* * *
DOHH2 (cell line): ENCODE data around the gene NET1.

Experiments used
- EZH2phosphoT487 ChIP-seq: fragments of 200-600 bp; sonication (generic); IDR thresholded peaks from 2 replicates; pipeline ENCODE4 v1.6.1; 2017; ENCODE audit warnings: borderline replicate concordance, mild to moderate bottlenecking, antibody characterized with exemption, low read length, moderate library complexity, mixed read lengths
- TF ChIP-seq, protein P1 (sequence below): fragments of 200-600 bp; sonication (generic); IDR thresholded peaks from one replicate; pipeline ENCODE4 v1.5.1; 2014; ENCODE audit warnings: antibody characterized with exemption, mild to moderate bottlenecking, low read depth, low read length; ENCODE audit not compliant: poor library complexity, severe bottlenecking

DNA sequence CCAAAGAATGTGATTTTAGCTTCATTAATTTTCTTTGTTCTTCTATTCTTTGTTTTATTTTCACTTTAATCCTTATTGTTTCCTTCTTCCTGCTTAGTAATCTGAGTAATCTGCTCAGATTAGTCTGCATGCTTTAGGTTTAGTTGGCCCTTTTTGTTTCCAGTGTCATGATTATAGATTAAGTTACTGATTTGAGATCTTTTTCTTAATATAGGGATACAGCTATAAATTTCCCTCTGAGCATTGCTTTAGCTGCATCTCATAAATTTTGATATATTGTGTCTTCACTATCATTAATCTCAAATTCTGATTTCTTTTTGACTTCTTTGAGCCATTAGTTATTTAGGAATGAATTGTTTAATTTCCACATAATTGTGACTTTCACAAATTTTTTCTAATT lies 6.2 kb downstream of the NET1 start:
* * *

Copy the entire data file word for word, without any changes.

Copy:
DOHH2 (cell line): ENCODE data around the gene NET1.

Experiments used
- EZH2phosphoT487 ChIP-seq: fragments of 200-600 bp; sonication (generic); IDR thresholded peaks from 2 replicates; pipeline ENCODE4 v1.6.1; 2017; ENCODE audit warnings: borderline replicate concordance, mild to moderate bottlenecking, antibody characterized with exemption, low read length, moderate library complexity, mixed read lengths
- TF ChIP-seq, protein P1 (sequence below): fragments of 200-600 bp; sonication (generic); IDR thresholded peaks from one replicate; pipeline ENCODE4 v1.5.1; 2014; ENCODE audit warnings: antibody characterized with exemption, mild to moderate bottlenecking, low read depth, low read length; ENCODE audit not compliant: poor library complexity, severe bottlenecking

DNA sequence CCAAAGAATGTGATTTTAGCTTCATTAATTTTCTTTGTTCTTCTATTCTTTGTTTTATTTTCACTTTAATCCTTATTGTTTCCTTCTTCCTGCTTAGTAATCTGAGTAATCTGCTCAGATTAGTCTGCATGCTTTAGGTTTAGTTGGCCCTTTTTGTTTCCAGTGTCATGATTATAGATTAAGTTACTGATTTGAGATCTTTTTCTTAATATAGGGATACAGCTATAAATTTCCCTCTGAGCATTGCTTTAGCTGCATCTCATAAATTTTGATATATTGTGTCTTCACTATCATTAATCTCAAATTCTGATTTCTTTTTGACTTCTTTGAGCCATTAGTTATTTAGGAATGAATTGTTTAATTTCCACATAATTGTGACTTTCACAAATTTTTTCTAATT lies 6.2 kb downstream of the NET1 start: